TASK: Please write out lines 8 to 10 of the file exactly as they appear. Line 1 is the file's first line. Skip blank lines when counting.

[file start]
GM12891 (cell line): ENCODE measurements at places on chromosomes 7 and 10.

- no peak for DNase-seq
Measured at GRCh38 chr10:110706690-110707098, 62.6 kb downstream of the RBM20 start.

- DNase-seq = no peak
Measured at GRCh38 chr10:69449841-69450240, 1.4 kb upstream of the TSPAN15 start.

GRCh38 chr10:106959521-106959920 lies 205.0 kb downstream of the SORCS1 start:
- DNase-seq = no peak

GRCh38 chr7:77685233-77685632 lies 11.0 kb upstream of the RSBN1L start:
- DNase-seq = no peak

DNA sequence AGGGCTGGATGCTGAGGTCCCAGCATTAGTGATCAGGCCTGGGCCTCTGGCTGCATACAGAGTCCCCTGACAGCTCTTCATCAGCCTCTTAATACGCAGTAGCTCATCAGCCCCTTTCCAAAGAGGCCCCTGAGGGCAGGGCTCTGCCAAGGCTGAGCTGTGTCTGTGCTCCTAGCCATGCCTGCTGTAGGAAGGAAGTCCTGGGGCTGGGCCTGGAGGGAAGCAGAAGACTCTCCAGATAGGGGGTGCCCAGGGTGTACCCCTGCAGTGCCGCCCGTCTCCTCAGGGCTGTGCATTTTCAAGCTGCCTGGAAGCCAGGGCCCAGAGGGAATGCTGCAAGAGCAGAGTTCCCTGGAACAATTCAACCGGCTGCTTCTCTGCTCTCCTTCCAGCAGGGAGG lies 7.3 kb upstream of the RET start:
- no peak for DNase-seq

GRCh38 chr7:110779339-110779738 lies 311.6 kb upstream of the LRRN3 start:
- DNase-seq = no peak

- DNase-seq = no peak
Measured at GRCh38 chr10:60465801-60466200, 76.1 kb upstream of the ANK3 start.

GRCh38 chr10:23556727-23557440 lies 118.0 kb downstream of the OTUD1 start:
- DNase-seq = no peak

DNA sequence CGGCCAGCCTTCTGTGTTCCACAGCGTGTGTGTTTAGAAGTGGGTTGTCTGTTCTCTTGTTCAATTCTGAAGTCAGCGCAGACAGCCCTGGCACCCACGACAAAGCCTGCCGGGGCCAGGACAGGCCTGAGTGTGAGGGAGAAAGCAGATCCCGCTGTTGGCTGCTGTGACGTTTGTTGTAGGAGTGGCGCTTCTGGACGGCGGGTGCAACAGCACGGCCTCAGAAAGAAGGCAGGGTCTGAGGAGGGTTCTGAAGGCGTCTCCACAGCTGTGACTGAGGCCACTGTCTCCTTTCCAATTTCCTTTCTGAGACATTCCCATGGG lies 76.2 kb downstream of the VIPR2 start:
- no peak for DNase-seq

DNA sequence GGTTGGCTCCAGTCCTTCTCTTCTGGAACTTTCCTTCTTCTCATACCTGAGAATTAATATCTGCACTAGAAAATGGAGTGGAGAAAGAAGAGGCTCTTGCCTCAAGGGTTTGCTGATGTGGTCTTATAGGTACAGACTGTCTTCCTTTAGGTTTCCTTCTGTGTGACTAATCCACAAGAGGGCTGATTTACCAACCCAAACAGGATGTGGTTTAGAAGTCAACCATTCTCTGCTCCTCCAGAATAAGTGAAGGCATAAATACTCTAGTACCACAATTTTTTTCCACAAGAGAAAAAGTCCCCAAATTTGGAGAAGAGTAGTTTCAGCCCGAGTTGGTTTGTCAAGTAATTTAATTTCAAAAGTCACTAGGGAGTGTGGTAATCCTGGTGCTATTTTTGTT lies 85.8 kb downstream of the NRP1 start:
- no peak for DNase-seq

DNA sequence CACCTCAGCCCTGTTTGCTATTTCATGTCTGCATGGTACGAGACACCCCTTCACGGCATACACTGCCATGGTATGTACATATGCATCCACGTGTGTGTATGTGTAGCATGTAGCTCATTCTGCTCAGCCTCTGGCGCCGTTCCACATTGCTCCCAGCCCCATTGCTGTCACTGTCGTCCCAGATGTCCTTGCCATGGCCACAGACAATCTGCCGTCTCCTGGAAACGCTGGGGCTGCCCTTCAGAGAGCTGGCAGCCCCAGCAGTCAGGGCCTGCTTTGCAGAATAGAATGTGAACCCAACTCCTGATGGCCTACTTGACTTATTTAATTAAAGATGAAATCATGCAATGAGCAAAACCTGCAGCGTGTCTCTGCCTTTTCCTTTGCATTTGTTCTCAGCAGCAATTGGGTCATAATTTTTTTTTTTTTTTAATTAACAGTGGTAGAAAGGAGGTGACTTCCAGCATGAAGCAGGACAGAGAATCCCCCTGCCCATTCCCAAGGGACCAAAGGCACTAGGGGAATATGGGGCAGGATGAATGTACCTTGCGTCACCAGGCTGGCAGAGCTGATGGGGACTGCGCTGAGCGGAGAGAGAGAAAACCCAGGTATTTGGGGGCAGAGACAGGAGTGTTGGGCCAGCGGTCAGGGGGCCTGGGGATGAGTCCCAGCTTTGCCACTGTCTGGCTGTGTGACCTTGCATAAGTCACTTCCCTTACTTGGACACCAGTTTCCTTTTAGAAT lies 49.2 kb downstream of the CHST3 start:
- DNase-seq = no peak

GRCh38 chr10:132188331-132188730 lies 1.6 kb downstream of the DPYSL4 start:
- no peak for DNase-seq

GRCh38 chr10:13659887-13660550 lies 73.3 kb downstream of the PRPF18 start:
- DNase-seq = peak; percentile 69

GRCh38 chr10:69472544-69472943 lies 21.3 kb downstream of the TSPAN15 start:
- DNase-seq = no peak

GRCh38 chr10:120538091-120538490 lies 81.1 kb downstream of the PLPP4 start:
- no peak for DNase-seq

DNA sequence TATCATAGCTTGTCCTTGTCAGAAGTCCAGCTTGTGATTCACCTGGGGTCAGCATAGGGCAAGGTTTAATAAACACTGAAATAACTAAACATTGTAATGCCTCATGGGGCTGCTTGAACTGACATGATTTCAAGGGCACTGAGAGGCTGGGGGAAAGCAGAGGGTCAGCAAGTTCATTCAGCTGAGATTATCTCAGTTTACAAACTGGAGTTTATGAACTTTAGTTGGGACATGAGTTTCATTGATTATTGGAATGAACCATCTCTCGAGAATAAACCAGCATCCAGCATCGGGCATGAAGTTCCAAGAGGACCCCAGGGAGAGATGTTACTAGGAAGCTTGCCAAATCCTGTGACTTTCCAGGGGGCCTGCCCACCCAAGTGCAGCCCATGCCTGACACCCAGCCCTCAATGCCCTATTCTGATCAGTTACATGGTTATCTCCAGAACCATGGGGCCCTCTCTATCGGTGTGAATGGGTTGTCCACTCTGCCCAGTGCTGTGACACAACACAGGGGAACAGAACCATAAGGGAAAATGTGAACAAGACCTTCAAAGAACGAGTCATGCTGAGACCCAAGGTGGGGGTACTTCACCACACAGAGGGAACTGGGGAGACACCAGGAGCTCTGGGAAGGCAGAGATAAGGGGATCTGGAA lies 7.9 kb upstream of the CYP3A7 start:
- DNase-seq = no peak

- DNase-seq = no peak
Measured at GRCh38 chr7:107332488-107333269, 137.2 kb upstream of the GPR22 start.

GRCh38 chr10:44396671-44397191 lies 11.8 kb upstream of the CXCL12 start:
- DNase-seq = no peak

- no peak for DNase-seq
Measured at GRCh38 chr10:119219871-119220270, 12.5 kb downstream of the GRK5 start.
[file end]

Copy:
GRCh38 chr7:77685233-77685632 lies 11.0 kb upstream of the RSBN1L start:
- DNase-seq = no peak

DNA sequence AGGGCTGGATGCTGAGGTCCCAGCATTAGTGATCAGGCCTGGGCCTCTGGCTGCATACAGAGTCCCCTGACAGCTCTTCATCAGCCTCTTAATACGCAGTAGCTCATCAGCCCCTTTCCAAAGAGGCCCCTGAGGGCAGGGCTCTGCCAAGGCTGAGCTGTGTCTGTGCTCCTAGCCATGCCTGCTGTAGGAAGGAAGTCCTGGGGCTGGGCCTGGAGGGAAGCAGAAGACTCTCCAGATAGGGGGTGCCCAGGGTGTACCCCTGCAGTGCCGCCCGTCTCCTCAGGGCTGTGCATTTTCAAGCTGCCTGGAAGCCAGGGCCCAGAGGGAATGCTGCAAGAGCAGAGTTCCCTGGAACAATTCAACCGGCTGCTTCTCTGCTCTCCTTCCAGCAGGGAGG lies 7.3 kb upstream of the RET start: